CPD Library

A reminder to all staff, particularly new staff, that we have a CPD selection of books in the Library. You can sign out any book that you might find useful.

CPD library

There are also back-copies of the following journals:

SSAT Journal

Impact – Chartered College of Teaching publication

TES magazine



To help you think about what kind of educational book you would like to read I found on Twitter over the summer the poster below. It is designed as a Periodic Table of Educational Books with different categories highlighted.

period table

There is an A3 copy of this poster above the CPD books in the library. We don’t have all of them as yet but there are definitely some of the titles mentioned in our selection of books.

If you do read a book or an article then write a review to be published on this Blog.


Action research projects – finding an area of focus

By Leyla Pattison

Last year, part of my role as North Somerset Leader of Education (NSLE) was to undertake an action research project. As a scientist, and particularly someone who spent several years working as a postgraduate researcher, I thought the whole research process would be quite straightforward. However, undertaking research as a postgraduate (where this is your only role) is very different from carrying out a project whilst juggling a full timetable, marking, managing a tutor group, lunchtime activities, meetings as well as desperately trying to maintain a normal home-life!

My aim for this series of blogs is to show you how I carried out my project last year. I’m going to be very honest about the ups and downs of the process and tell you what I have learnt along the way. This is not the only way to go about carrying out action research and I am certainly not saying it is the best way.

Choosing my project

I am very lucky to be mentored by Chris Moyse through the NSLE role and he was absolutely instrumental in guiding me through the process.

Our first meeting in October drew out a number of questions:

  • What am I interested in? Not my faculty, not the school, but me personally. We are all invested in driving our subjects forward and doing the best for our students. What I wanted to focus on was likely to tie in with any faculty or whole school plan, perhaps with a bit of tweaking. If I was going to spend a significant amount of time on this project, it needed to be something that I was engaged with.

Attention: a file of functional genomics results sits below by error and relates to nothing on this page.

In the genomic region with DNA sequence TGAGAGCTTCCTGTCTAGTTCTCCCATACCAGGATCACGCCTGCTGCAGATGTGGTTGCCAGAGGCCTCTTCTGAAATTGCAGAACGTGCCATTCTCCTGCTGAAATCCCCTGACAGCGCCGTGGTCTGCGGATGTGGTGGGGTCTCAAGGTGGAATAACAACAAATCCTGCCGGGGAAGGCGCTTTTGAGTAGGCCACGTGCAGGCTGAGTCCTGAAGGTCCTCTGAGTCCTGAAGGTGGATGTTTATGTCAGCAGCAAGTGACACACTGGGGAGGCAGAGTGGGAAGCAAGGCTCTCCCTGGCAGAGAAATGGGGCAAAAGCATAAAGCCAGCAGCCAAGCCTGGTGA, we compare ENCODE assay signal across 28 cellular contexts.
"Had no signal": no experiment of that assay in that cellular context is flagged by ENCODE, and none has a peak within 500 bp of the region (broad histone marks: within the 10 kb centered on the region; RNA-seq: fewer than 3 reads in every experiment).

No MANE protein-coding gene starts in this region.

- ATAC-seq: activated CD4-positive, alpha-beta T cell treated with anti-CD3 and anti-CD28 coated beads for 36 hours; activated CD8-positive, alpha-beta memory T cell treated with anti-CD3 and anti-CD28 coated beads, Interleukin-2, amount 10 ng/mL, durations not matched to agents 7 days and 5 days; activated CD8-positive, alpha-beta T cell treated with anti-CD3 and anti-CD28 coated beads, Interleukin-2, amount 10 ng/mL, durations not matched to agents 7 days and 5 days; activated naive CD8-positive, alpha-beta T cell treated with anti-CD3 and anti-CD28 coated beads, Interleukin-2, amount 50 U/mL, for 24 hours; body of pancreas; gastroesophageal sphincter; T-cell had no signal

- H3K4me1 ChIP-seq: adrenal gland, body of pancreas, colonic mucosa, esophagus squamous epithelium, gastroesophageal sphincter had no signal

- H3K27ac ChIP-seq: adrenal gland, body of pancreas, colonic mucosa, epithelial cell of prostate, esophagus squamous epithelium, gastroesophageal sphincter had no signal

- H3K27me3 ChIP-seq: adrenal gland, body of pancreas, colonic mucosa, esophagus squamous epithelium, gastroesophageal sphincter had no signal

For me, this was A-level teaching.

  • What are the issues within this particular area? Having just completed my exam results analysis, I knew that there was an ongoing issue with students targeted grades C-D. Chemistry is an incredibly polarising subject and this group of students were struggling to get their expected grades. I also had a particular student in mind and wanted him to achieve well the following year. I was concerned about him (and others) retaining the massive amount of knowledge he needed across the two-year course. This was also a problem with year 11 students who were just starting their revision programme.
  • Are other people working on this? What are other schools doing? I had already dipped my toe into edutwitter and read so many discussions about how on earth we were going to get students to learn 3 years’ worth of difficult content in preparation for their GCSE exams. Lots of people had spent a lot of time and effort into producing resources and databases and exam analysis. I did not have the time (or the inclination) for this. I found it all incredibly overwhelming.

    Chris encouraged me to find a focus. He had seen retrieval practice elsewhere and suggested I look into low stakes testing. A quick search for this at home brought up a website and some interesting articles that ere manageable and inspired me to look further.

  • What ideas do I already have? I had worked with Chris Cooknell in the past, sharing best practice, and he had introduced me to short multiple choice quizzes. I had started using these as plenaries in class. In the summer term before, my year 10s had really enjoyed writing quizzes and critiquing each other’s questions and answers. This was something I could extend into A-level.

After the meeting, I went away and thought about things. It took another week before I finally settled and was happy with my research focus of retrieval practice.

Low effort, maximum impact

For me, being mindful that I needed to carry out this work with no extra time allowance, it was of the upmost importance that this project would slot into my everyday teaching. It needed to be something that would not take a lot of effort on my part, something that would have a positive impact on my students quickly and in a way that I could measure.

I started trialling a very simple activity: 5- 10 multiple choice questions at the start of every A-level Chemistry lesson.

My action research project had begun!